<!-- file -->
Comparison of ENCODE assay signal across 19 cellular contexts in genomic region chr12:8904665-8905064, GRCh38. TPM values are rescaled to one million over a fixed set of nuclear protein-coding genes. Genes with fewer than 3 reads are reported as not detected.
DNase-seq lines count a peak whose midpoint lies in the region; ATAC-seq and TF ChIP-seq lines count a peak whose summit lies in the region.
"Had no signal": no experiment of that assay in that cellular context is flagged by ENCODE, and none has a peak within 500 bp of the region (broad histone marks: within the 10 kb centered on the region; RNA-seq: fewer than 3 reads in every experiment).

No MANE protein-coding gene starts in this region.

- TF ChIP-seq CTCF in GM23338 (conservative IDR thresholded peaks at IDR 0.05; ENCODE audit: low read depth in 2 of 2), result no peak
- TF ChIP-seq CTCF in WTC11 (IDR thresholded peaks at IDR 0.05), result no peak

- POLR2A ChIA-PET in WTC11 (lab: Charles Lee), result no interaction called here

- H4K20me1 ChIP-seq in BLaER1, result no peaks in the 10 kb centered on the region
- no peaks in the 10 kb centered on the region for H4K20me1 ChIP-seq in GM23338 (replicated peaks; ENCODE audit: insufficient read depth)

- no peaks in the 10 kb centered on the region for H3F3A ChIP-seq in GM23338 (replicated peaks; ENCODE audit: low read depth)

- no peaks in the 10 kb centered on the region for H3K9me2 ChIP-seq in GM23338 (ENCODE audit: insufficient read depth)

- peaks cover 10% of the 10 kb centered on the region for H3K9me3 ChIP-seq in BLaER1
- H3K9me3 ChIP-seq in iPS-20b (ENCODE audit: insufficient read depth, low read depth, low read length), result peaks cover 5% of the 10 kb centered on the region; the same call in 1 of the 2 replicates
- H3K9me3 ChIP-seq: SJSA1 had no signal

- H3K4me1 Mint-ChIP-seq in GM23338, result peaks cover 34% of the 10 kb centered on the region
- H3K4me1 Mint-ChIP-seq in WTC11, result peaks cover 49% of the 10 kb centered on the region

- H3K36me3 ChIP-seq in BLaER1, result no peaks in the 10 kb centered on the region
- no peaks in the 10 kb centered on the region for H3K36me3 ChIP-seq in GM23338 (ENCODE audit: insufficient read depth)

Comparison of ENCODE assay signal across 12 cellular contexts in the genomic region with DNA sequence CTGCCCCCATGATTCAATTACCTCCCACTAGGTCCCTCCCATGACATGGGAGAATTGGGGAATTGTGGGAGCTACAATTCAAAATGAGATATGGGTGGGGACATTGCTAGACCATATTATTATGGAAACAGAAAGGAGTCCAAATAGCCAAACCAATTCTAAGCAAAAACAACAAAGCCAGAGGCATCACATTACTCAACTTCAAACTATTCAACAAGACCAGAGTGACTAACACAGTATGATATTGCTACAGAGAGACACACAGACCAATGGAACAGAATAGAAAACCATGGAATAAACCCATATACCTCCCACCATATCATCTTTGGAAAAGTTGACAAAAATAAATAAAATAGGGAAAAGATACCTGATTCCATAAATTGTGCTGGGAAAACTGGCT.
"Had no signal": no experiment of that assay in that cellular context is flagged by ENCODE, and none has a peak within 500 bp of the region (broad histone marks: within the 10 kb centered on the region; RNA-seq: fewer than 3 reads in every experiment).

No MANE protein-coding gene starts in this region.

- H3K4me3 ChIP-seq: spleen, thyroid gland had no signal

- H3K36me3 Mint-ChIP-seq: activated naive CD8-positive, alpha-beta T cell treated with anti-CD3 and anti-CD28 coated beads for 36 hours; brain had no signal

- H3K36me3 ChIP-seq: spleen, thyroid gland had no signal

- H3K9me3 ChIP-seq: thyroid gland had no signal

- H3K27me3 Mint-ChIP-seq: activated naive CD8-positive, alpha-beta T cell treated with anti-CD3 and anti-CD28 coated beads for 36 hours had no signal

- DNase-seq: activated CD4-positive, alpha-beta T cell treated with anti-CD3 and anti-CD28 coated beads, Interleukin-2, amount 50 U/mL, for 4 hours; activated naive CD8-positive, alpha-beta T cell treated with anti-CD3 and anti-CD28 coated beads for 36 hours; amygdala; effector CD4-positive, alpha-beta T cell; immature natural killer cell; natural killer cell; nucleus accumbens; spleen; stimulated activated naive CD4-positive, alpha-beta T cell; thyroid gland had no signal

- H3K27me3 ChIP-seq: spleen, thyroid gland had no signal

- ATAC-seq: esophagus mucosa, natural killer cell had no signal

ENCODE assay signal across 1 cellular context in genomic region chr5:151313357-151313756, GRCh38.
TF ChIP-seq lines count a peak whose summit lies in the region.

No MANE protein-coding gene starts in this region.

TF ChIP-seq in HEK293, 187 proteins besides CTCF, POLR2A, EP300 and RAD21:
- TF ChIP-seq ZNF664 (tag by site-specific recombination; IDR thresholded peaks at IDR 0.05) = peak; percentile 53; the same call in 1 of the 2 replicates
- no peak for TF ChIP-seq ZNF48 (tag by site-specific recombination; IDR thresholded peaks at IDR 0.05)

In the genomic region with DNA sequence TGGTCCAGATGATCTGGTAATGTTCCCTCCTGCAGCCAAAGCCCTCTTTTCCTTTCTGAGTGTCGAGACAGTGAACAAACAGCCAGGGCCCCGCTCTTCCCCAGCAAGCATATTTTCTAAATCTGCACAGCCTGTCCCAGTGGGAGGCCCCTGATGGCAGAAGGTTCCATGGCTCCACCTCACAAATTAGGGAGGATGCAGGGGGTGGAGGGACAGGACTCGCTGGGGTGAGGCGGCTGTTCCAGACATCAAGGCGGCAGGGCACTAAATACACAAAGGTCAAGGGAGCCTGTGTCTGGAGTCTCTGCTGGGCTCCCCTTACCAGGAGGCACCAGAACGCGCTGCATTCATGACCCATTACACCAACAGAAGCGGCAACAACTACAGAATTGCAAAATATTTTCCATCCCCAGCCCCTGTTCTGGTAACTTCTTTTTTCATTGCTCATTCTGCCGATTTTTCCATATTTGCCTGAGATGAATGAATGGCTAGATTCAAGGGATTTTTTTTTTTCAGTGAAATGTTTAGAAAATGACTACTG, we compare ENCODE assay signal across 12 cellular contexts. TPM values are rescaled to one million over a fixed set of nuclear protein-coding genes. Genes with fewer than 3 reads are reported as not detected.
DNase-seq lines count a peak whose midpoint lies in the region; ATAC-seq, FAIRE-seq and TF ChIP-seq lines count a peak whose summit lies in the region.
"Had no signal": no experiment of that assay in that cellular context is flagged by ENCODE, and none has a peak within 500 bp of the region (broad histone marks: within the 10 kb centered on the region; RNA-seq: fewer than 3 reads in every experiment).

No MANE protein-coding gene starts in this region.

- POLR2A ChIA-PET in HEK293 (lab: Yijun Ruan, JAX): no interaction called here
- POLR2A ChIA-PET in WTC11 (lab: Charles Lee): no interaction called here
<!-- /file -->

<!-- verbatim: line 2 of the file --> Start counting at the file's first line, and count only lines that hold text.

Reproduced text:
DNase-seq lines count a peak whose midpoint lies in the region; ATAC-seq and TF ChIP-seq lines count a peak whose summit lies in the region.